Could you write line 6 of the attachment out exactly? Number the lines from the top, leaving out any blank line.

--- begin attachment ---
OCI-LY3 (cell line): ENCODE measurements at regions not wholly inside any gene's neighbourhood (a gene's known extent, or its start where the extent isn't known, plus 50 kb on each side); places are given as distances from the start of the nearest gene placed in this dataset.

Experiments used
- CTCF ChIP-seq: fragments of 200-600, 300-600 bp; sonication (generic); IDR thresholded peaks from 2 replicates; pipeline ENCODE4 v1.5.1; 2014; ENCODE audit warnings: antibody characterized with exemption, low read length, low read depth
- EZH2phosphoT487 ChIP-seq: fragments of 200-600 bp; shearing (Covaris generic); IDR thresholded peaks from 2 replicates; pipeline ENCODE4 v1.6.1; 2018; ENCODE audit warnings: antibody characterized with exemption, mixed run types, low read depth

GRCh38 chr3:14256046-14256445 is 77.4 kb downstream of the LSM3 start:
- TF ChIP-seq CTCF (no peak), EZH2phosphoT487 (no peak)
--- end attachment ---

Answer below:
- TF ChIP-seq CTCF (no peak), EZH2phosphoT487 (no peak)